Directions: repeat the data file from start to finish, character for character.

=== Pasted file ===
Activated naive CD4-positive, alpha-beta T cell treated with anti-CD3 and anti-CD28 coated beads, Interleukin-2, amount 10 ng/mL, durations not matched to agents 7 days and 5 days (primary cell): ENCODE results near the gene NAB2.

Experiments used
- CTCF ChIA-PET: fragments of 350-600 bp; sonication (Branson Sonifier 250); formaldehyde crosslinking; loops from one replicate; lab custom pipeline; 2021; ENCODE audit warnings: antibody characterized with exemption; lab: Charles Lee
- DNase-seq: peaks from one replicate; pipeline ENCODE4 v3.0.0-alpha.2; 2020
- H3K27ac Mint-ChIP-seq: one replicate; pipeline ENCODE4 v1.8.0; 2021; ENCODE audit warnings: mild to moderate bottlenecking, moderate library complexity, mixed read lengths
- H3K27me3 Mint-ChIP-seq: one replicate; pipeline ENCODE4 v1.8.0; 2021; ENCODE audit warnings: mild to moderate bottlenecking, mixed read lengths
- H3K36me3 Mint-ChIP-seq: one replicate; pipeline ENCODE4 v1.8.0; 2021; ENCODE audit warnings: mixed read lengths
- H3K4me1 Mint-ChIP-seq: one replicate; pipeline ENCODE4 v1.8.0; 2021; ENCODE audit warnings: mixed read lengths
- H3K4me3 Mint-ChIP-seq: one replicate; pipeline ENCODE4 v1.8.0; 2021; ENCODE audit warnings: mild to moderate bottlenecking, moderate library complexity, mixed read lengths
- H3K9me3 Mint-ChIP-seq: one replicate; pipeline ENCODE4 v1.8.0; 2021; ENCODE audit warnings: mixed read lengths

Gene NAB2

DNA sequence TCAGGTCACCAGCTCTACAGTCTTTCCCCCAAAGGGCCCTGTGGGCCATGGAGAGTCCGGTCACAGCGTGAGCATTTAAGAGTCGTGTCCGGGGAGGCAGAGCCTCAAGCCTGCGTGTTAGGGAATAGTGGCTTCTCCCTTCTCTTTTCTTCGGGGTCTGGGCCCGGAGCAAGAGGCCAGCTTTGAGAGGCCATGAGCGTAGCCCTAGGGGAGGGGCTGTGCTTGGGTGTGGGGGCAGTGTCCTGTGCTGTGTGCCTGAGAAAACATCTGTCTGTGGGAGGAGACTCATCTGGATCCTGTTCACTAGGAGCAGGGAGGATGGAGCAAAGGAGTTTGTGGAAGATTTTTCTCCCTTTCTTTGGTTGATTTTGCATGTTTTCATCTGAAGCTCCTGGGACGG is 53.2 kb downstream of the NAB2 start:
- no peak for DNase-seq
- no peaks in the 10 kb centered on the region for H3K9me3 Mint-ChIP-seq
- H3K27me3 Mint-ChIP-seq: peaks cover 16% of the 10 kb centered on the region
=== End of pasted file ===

Activated naive CD4-positive, alpha-beta T cell treated with anti-CD3 and anti-CD28 coated beads, Interleukin-2, amount 10 ng/mL, durations not matched to agents 7 days and 5 days (primary cell): ENCODE results near the gene NAB2.

Experiments used
- CTCF ChIA-PET: fragments of 350-600 bp; sonication (Branson Sonifier 250); formaldehyde crosslinking; loops from one replicate; lab custom pipeline; 2021; ENCODE audit warnings: antibody characterized with exemption; lab: Charles Lee
- DNase-seq: peaks from one replicate; pipeline ENCODE4 v3.0.0-alpha.2; 2020
- H3K27ac Mint-ChIP-seq: one replicate; pipeline ENCODE4 v1.8.0; 2021; ENCODE audit warnings: mild to moderate bottlenecking, moderate library complexity, mixed read lengths
- H3K27me3 Mint-ChIP-seq: one replicate; pipeline ENCODE4 v1.8.0; 2021; ENCODE audit warnings: mild to moderate bottlenecking, mixed read lengths
- H3K36me3 Mint-ChIP-seq: one replicate; pipeline ENCODE4 v1.8.0; 2021; ENCODE audit warnings: mixed read lengths
- H3K4me1 Mint-ChIP-seq: one replicate; pipeline ENCODE4 v1.8.0; 2021; ENCODE audit warnings: mixed read lengths
- H3K4me3 Mint-ChIP-seq: one replicate; pipeline ENCODE4 v1.8.0; 2021; ENCODE audit warnings: mild to moderate bottlenecking, moderate library complexity, mixed read lengths
- H3K9me3 Mint-ChIP-seq: one replicate; pipeline ENCODE4 v1.8.0; 2021; ENCODE audit warnings: mixed read lengths

Gene NAB2

DNA sequence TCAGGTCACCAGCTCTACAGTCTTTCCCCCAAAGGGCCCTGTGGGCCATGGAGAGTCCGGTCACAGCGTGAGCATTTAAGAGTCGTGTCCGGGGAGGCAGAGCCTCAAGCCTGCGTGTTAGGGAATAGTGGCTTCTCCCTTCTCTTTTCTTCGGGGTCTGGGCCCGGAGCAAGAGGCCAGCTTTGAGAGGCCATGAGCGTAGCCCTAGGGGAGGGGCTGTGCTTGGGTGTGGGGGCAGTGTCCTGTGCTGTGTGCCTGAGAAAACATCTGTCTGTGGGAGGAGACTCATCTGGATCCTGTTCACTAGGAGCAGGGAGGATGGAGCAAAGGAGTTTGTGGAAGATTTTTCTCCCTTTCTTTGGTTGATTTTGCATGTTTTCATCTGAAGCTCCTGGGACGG is 53.2 kb downstream of the NAB2 start:
- no peak for DNase-seq
- no peaks in the 10 kb centered on the region for H3K9me3 Mint-ChIP-seq
- H3K27me3 Mint-ChIP-seq: peaks cover 16% of the 10 kb centered on the region